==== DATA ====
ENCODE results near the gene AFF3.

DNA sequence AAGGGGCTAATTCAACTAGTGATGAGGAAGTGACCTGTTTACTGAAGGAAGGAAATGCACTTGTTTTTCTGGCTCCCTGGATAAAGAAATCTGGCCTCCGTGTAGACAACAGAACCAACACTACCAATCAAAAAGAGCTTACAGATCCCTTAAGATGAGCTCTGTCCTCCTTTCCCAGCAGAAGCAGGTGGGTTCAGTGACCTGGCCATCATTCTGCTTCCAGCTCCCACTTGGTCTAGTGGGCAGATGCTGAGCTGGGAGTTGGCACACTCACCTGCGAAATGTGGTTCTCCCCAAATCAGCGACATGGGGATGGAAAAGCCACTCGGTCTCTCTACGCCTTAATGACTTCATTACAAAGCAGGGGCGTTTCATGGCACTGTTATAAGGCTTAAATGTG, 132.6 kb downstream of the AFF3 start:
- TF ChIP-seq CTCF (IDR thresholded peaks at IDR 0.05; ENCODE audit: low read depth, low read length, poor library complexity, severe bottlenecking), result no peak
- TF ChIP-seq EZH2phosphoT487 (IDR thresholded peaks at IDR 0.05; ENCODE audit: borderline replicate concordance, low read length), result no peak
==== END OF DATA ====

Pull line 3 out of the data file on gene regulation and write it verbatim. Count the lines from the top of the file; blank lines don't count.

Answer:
- TF ChIP-seq CTCF (IDR thresholded peaks at IDR 0.05; ENCODE audit: low read depth, low read length, poor library complexity, severe bottlenecking), result no peak